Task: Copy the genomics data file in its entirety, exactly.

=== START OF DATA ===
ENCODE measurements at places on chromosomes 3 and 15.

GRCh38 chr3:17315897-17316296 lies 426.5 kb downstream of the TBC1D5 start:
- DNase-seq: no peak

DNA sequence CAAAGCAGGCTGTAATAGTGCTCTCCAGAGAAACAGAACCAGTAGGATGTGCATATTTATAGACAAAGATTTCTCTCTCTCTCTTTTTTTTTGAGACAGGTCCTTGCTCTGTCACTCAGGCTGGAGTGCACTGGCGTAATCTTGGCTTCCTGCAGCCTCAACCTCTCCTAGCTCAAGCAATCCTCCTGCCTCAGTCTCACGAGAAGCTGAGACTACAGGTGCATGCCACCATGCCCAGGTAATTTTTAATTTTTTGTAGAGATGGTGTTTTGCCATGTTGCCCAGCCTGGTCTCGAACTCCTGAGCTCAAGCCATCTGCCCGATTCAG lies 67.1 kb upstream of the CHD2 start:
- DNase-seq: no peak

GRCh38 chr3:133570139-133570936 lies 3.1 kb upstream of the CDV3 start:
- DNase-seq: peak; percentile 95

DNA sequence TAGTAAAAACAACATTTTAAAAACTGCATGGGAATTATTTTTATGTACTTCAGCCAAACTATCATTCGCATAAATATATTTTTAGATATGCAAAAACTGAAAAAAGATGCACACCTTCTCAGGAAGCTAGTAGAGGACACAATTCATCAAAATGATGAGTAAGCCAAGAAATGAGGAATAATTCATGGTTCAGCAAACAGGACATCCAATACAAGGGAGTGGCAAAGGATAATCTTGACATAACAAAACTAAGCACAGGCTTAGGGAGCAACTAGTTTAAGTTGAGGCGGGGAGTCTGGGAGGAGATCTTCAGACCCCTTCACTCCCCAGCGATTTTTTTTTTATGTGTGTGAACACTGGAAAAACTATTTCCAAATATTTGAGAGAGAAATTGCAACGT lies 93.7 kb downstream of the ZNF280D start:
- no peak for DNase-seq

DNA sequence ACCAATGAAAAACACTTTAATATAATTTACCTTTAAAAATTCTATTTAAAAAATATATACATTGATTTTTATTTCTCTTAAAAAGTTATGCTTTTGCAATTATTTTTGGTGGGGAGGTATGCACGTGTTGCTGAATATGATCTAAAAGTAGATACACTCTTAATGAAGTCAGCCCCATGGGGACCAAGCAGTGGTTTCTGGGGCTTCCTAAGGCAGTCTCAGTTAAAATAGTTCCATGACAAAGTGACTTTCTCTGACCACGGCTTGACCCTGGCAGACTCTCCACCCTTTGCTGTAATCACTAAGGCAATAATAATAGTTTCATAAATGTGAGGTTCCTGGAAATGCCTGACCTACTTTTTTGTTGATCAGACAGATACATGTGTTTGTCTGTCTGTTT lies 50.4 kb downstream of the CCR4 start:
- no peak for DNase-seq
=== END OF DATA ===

ENCODE measurements at places on chromosomes 3 and 15.

GRCh38 chr3:17315897-17316296 lies 426.5 kb downstream of the TBC1D5 start:
- DNase-seq: no peak

DNA sequence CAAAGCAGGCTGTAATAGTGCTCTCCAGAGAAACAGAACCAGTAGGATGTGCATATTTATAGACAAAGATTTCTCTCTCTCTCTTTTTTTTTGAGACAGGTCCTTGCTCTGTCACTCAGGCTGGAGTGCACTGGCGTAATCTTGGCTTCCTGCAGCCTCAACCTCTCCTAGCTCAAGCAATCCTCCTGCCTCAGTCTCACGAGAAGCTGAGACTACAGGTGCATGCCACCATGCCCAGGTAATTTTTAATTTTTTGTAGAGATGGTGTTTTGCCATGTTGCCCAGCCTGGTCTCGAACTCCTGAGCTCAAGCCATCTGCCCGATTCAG lies 67.1 kb upstream of the CHD2 start:
- DNase-seq: no peak

GRCh38 chr3:133570139-133570936 lies 3.1 kb upstream of the CDV3 start:
- DNase-seq: peak; percentile 95

DNA sequence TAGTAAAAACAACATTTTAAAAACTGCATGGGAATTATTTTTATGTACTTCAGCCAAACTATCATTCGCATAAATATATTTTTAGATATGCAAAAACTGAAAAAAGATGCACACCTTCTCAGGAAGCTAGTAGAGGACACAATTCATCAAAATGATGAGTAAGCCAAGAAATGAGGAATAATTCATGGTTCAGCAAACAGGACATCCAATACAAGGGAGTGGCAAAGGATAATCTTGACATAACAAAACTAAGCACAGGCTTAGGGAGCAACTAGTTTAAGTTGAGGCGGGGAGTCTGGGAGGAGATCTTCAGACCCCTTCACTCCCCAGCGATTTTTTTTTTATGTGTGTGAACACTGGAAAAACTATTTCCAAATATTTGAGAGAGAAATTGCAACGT lies 93.7 kb downstream of the ZNF280D start:
- no peak for DNase-seq

DNA sequence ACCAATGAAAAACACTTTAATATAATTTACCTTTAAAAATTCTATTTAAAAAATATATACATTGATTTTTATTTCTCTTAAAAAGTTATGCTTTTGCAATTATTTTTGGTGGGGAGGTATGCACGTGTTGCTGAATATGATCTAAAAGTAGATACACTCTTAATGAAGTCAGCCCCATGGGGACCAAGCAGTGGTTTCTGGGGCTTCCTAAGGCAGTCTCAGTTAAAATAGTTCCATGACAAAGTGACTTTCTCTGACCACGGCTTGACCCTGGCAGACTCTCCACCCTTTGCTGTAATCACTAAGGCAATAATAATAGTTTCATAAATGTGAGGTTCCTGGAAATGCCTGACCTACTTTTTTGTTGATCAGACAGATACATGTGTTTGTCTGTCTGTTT lies 50.4 kb downstream of the CCR4 start:
- no peak for DNase-seq